The issue is the Intel HEX format is not a common file format in the broader PC programming world, found mostly in the much smaller embedded community.  So finding a good editor that reads those files natively is going to be difficult.  But raw binary files and editors that read them are very common.  So it seems you are ignoring sound advice.  Use a utility to convert the Intel HEX file to raw binary, edit the raw binary with your favorite binary file editor (Frhed comes to mind), then convert back to Intel HEX format.

 

For the conversion itself take a look at SRecord 1.64 (http://srecord.sourceforge.net/)  It is a very powerful command line utility program to convert between many common embedded file formats (Motorola SRecords, Intel Hex, raw binary, plus about two dozen other formats).  I'm using it to embed a CRC into an ELF file format in a post compile macro, then generating the Intel HEX files from the .ELF all within Atmel Studio's build scripts.

 

<rant> Atmel/Microchip - pay attention and add this feature to Atmel Studio 7 with a simple checkbox.  IAR has been able to embed a CRC into the flash file during a normal compile sequence for many years now</rant>

  • 1
  • 2
  • 3
  • 4
  • 5
Total votes: 0

Not sure how it works or if it will do what you want (ie I have never used it) but Notepad++ has an Intel hex "language" setting.

 

John Samperi

Ampertronics Pty. Ltd.

www.ampertronics.com.au

* Electronic Design * Custom Products * Contract Assembly

  • 1
  • 2
  • 3
  • 4
  • 5
Total votes: 0

Software accompanying device programmers usually "know" all possible formats and usually have some editing/viewing facilities.

 

As a patriot, I recommend Elnec (AFAIK the program itself is not bound to hardware).

 

JW

 

  • 1
  • 2
  • 3
  • 4
  • 5
Total votes: 0

That menu is usually just about syntax highlighting so I guess the "Intel Hex" option is just about highlighting address, length, type and so on.

  • 1
  • 2
  • 3
  • 4
  • 5
Total votes: 0

Dunno if this helps any, but some years ago I wrote a spreadsheet that allowed you to at least calculate a valid checksum in a .hex file, line by line.  You had to type in the whole line (address and all, byte by byte) and it calculated the checksum for you.  Then you could put the same edits into any .hex file opened in any text editor.

 

Saw it the other day while cleaning out the hard drive and decided to keep it around for now.  Clumsy bugger, but it worked okay for VERY simple editing.  PM if anyone wants a copy (it's .xls, but I could save it out as .ods if you wanted me to).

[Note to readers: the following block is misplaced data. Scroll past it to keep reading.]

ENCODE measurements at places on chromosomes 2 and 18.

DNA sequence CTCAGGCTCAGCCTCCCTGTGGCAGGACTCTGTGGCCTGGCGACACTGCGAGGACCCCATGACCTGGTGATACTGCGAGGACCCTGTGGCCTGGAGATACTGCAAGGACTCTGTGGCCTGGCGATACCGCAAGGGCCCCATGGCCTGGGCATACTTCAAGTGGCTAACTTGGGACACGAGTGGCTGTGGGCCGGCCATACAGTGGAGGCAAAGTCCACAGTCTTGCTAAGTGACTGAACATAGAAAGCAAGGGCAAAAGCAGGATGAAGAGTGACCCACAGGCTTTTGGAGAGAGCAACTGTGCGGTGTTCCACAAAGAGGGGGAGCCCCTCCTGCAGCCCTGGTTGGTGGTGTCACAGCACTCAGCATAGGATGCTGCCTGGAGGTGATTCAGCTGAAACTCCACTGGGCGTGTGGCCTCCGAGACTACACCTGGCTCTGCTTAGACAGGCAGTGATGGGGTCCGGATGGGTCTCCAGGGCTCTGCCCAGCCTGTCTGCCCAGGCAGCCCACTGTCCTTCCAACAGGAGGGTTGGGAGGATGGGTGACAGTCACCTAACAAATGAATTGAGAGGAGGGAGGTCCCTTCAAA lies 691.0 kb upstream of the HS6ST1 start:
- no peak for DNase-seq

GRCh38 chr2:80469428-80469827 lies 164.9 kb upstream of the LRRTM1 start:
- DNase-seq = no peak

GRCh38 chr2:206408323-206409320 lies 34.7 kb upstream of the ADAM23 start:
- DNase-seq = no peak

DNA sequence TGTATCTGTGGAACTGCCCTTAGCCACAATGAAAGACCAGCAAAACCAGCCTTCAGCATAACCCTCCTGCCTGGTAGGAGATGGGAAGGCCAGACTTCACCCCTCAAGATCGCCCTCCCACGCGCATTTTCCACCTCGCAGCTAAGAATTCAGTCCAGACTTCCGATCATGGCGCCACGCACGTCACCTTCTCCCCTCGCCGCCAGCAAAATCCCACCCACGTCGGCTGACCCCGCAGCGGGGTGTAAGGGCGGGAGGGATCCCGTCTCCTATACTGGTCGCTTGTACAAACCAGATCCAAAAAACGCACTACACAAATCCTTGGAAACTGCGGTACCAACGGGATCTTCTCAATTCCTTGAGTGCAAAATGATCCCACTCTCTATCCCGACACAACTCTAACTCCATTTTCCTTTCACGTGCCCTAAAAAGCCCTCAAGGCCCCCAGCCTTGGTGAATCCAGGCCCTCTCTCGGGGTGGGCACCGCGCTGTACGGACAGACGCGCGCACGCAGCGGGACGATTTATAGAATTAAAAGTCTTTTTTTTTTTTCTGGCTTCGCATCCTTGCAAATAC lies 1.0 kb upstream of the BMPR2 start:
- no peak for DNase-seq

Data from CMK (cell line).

S.

  • 1
  • 2
  • 3
  • 4
  • 5
Total votes: 0

Hi !

 

Maybe you can try this editor: https://hexed.it

It executes inside the browser, and as far as I can see it can open and save .hex files

 

Best regards

Have a nice day,
Kraal

  • 1
  • 2
  • 3
  • 4
  • 5
Total votes: 0

I have been following this thread hoping it would provide a "great" solution...

I have been using the previously mentioned hexplorer which can import/export Intel hex files and on export will generate the correct checksum byte for each changed line.

 

The only qualm I have about the program is that it outputs 32 bytes per line rather than the typical 16.

I have not found a way to change that setting.

However, it has worked for the few cases where a quick change was needed when re-compiling the source was not an option...

David (aka frog_jr)

  • 1
  • 2
  • 3
  • 4
  • 5
Total votes: 0

being told to convert the file first of all to binary, then edit it, then convert it back. Helpful? Not really

Honestly, I don't see the problem with that suggestion.  A simple script would do the trick.

 

#!/bin/bash

tmpfile=`tempfile`

function finish {
  rm -f "${tmpfile}"
}

trap finish EXIT 

if [ -e "${1}" ] ; then
  objcopy -I ihex -O binary "${1}" "${tmpfile}"
  if hexedit -s "${tmpfile}" ; then
    objcopy -I binary -O ihex "${tmpfile}" "${1}"
  fi
else
  echo NO SUCH FILE 1>&2
fi

"Experience is what enables you to recognise a mistake the second time you make it."

"Good judgement comes from experience.  Experience comes from bad judgement."

"When you hear hoofbeats, think horses, not unicorns."

"Fast.  Cheap.  Good.  Pick two."

"Read a lot.  Write a lot."

"We see a lot of arses on handlebars around here." - [J Ekdahl]